Politicos plead: Help Wisconsin — fill out your census form now

    Census Bureau 2020 Facebook (Via the U.S. Census Bureau)
    Census Bureau 2020 Facebook (Via the U.S. Census Bureau)

    The public has been getting daily reminders of activities that are limited or banned in this time of social distancing and quarantine — here’s a reminder of something you can be doing right now.

    In fact, as state Sen. Jennifer Shilling (D-La Crosse) reminds us, it’s a really important thing to do: Fill out your 2020 census form by April 1 — the official mark of the country’s 24th census, which is mandated in the Constitution and occurs every 10 years. 

    The form is brief and easy. As policymakers frequently point out, the census data is used in decision making, including funding for kids, help for aging adults, planning roads and other infrastructure, as well as drafting electoral maps.

    Responses can be done online, by phone or by mail and many households have already received information on how to participate. More information is available at 2020census.gov.

    “The census is a head count of each and every person in our country, and it’s our chance to make sure district maps are drawn fairly,” said Shilling. “From emergency services and healthcare programs, to transportation and public schools, it helps determine how billions of state and federal dollars are allocated each year.”

    The census operation fully kicked off a week ago, according to U.S. Census Bureau Director Steven Dillingham. As of Wednesday, he reports that more than 11 million households nationwide have responded: “America is stepping up to shape our future and ensure families and communities are counted,” said Dillingham.

    Filling out a form ASAP is also a good way to help the 2020 Census field operations, as ramping up for that effort — including visits to nursing homes and homeless shelters, mobile health stations and other face-to-face activities — are on hold or being reassessed due to COVID-19. The door-to-door and on-site operations are key to making sure that under-counted populations get counted. They are currently scheduled to begin in late May for households that have not already responded.

    Making certain that college students are counted also became more complex in this pandemic as most institutions have moved classes online and many students have returned to their permanent residences, which caused the Census Bureau to make further modifications.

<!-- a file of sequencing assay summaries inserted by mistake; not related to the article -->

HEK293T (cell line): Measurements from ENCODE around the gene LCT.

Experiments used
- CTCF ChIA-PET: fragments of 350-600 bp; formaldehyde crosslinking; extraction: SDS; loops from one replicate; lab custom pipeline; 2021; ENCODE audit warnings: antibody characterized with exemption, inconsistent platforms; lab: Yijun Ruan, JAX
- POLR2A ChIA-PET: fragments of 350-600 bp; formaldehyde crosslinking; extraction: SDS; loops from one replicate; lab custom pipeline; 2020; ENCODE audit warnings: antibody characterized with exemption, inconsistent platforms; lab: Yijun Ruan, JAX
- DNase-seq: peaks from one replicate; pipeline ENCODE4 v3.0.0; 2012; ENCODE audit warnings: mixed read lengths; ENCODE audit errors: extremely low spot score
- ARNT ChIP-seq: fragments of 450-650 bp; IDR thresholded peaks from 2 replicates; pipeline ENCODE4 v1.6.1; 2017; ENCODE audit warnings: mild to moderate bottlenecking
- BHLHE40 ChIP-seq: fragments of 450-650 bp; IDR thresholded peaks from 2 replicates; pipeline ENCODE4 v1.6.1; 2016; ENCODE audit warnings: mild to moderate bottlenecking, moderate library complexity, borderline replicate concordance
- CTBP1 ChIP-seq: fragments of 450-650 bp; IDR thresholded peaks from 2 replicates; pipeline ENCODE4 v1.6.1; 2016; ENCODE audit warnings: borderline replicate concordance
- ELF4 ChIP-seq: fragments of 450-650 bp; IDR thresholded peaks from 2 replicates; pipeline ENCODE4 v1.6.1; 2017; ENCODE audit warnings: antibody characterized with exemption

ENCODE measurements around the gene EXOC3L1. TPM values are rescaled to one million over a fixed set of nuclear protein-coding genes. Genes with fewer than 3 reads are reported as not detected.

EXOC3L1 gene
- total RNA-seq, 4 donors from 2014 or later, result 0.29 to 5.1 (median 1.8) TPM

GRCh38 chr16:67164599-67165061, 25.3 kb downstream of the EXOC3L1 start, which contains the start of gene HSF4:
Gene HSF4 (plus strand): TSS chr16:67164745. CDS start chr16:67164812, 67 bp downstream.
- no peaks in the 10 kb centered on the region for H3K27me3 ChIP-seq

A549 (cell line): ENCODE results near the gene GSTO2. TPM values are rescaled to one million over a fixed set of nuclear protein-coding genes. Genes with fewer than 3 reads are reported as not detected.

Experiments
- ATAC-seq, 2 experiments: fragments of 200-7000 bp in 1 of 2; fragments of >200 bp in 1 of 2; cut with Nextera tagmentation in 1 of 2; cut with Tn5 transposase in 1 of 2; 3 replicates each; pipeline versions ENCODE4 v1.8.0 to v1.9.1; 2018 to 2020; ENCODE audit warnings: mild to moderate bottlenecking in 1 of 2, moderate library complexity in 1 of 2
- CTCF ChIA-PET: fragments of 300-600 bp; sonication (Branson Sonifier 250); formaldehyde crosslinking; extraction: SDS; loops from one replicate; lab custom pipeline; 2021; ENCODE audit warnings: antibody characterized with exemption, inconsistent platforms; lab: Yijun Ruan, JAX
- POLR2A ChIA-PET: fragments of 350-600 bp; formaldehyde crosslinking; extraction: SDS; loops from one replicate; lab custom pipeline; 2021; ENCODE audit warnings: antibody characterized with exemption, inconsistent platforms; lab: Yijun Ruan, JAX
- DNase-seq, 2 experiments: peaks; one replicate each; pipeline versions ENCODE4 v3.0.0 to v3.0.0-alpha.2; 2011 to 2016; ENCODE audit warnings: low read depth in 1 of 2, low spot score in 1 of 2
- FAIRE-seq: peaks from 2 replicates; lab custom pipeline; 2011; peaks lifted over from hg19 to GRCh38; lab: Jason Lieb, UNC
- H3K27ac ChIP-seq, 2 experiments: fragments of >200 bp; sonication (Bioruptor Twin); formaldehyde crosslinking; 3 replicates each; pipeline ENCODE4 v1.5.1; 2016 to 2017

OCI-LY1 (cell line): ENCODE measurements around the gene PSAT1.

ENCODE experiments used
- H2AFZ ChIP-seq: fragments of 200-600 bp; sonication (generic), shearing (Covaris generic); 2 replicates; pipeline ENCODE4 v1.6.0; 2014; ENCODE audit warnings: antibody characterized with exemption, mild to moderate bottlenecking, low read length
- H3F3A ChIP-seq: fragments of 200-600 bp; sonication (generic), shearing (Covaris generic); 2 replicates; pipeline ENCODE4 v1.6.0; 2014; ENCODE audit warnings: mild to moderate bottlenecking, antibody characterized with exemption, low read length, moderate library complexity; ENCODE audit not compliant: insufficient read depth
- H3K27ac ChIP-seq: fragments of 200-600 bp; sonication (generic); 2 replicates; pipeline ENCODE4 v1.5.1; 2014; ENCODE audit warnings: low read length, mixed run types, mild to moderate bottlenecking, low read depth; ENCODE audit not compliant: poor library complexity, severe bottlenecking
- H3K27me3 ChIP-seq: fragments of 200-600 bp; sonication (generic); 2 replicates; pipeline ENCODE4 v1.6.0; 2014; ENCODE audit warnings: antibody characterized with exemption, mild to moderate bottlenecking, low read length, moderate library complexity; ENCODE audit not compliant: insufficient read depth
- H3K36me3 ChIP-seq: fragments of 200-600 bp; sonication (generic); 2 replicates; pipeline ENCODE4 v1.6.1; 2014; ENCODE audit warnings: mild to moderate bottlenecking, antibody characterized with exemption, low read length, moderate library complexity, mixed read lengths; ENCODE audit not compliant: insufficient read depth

For Wisconsinites with online access, a good source is the state Department of Public Instruction, which links to a list of resources for state and federal advice and information here.

    Gov. Tony Evers advised that it will “guide our civic life” in the coming decade. 

    “For Wisconsin, this census will produce both a report card on where we’re at and a road map to where we’re ​going,” Evers remarked. “Census results enable leaders at every level of our government to make better decisions, help bring billions of federal tax dollars back home to Wisconsin each year and ensure our state receives the representation we deserve in Washington.

    “That’s why participating in the census is so important. The census isn’t just a headcount—it’s about visibility, voice and value,” he added.

    “Filling out the census questionnaire is quick, free and easy, and we all have to do our part to make sure our family members, friends, and neighbors are counted so we can keep Wisconsin moving forward, together,” concluded Evers.

    Senate Minority Leader Shilling adds, “By filling it out on behalf of your household, you can help ensure your community and our state is fairly represented for the next ten years.”

     

     

    Melanie Conklin
    Melanie Conklin is proud to be a native of the state of Wisconsin, which gave humankind the typewriter, progressivism and deep-fried cheese curds. Her several decades in journalism include political beats and columns at Isthmus newspaper, the Wisconsin State Journal and other publications. When not an ink-stained wretch, she served time inside state, local and federal government in communications. She is excited to be back at the craft of journalism as Deputy Editor of the Wisconsin Examiner. It’s what she’s loved ever since getting her master’s degree in journalism from the UW-Madison. Her family includes one husband, two kids, four dogs and five (or more) chinchillas.